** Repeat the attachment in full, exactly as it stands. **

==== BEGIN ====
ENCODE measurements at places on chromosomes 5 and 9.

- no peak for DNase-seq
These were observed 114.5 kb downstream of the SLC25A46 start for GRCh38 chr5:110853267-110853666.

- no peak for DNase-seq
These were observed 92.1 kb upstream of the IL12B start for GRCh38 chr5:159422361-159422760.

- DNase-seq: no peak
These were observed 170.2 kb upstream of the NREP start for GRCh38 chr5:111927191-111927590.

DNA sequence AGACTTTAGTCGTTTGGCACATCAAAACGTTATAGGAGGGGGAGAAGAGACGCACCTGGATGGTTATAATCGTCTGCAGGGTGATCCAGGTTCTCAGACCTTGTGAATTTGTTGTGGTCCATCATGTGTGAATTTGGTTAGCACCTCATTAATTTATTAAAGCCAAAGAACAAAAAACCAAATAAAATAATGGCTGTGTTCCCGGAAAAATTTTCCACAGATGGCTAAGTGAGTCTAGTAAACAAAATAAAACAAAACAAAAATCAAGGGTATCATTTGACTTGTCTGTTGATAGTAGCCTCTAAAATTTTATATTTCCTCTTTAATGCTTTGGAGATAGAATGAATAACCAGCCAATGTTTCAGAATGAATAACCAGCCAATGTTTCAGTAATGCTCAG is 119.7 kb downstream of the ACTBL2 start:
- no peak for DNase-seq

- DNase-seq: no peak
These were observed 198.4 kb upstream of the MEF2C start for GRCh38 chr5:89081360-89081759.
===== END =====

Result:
ENCODE measurements at places on chromosomes 5 and 9.

- no peak for DNase-seq
These were observed 114.5 kb downstream of the SLC25A46 start for GRCh38 chr5:110853267-110853666.

- no peak for DNase-seq
These were observed 92.1 kb upstream of the IL12B start for GRCh38 chr5:159422361-159422760.

- DNase-seq: no peak
These were observed 170.2 kb upstream of the NREP start for GRCh38 chr5:111927191-111927590.

DNA sequence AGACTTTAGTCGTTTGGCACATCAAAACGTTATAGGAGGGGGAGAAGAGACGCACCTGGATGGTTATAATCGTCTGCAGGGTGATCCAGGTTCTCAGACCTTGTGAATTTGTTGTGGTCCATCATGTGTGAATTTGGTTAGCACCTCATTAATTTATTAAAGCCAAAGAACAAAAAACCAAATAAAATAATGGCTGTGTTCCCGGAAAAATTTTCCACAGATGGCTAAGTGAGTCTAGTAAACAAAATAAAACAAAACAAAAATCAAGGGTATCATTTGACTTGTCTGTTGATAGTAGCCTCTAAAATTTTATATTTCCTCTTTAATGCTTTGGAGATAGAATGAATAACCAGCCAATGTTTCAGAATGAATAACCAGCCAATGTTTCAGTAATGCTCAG is 119.7 kb downstream of the ACTBL2 start:
- no peak for DNase-seq

- DNase-seq: no peak
These were observed 198.4 kb upstream of the MEF2C start for GRCh38 chr5:89081360-89081759.